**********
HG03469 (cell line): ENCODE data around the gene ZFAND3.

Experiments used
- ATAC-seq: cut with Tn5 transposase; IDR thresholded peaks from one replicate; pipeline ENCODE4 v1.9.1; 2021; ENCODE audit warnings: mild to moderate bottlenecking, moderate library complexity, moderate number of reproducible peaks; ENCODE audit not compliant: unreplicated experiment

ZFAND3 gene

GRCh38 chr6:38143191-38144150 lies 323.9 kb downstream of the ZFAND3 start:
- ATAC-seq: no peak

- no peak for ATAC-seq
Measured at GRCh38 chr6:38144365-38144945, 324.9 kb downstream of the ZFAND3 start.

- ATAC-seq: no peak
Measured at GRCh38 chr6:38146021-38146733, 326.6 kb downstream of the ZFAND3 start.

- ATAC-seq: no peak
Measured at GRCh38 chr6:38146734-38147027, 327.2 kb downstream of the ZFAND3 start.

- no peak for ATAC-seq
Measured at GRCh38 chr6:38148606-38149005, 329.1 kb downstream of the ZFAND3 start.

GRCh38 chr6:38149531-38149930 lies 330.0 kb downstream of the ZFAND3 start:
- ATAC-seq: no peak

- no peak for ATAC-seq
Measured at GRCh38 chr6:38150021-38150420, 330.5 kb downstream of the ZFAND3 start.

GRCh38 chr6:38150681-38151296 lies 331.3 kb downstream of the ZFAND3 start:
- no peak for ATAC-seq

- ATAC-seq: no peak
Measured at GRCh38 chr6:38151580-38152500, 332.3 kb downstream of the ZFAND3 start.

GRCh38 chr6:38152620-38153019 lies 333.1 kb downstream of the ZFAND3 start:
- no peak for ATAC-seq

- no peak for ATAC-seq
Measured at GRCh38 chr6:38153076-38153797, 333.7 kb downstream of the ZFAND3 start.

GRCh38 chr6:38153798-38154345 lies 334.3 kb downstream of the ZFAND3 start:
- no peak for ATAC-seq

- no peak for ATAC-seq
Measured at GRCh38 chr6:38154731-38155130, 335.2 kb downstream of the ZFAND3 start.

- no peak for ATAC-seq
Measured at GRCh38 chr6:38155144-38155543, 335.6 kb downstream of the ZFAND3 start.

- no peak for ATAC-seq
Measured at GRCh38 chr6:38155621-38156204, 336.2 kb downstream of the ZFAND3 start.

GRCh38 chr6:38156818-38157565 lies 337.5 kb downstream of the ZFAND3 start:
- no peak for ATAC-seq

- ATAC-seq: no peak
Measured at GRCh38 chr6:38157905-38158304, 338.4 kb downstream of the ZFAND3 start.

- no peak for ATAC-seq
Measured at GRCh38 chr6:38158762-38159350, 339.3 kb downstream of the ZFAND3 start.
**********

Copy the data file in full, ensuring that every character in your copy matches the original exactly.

HG03469 (cell line): ENCODE data around the gene ZFAND3.

Experiments used
- ATAC-seq: cut with Tn5 transposase; IDR thresholded peaks from one replicate; pipeline ENCODE4 v1.9.1; 2021; ENCODE audit warnings: mild to moderate bottlenecking, moderate library complexity, moderate number of reproducible peaks; ENCODE audit not compliant: unreplicated experiment

ZFAND3 gene

GRCh38 chr6:38143191-38144150 lies 323.9 kb downstream of the ZFAND3 start:
- ATAC-seq: no peak

- no peak for ATAC-seq
Measured at GRCh38 chr6:38144365-38144945, 324.9 kb downstream of the ZFAND3 start.

- ATAC-seq: no peak
Measured at GRCh38 chr6:38146021-38146733, 326.6 kb downstream of the ZFAND3 start.

- ATAC-seq: no peak
Measured at GRCh38 chr6:38146734-38147027, 327.2 kb downstream of the ZFAND3 start.

- no peak for ATAC-seq
Measured at GRCh38 chr6:38148606-38149005, 329.1 kb downstream of the ZFAND3 start.

GRCh38 chr6:38149531-38149930 lies 330.0 kb downstream of the ZFAND3 start:
- ATAC-seq: no peak

- no peak for ATAC-seq
Measured at GRCh38 chr6:38150021-38150420, 330.5 kb downstream of the ZFAND3 start.

GRCh38 chr6:38150681-38151296 lies 331.3 kb downstream of the ZFAND3 start:
- no peak for ATAC-seq

- ATAC-seq: no peak
Measured at GRCh38 chr6:38151580-38152500, 332.3 kb downstream of the ZFAND3 start.

GRCh38 chr6:38152620-38153019 lies 333.1 kb downstream of the ZFAND3 start:
- no peak for ATAC-seq

- no peak for ATAC-seq
Measured at GRCh38 chr6:38153076-38153797, 333.7 kb downstream of the ZFAND3 start.

GRCh38 chr6:38153798-38154345 lies 334.3 kb downstream of the ZFAND3 start:
- no peak for ATAC-seq

- no peak for ATAC-seq
Measured at GRCh38 chr6:38154731-38155130, 335.2 kb downstream of the ZFAND3 start.

- no peak for ATAC-seq
Measured at GRCh38 chr6:38155144-38155543, 335.6 kb downstream of the ZFAND3 start.

- no peak for ATAC-seq
Measured at GRCh38 chr6:38155621-38156204, 336.2 kb downstream of the ZFAND3 start.

GRCh38 chr6:38156818-38157565 lies 337.5 kb downstream of the ZFAND3 start:
- no peak for ATAC-seq

- ATAC-seq: no peak
Measured at GRCh38 chr6:38157905-38158304, 338.4 kb downstream of the ZFAND3 start.

- no peak for ATAC-seq
Measured at GRCh38 chr6:38158762-38159350, 339.3 kb downstream of the ZFAND3 start.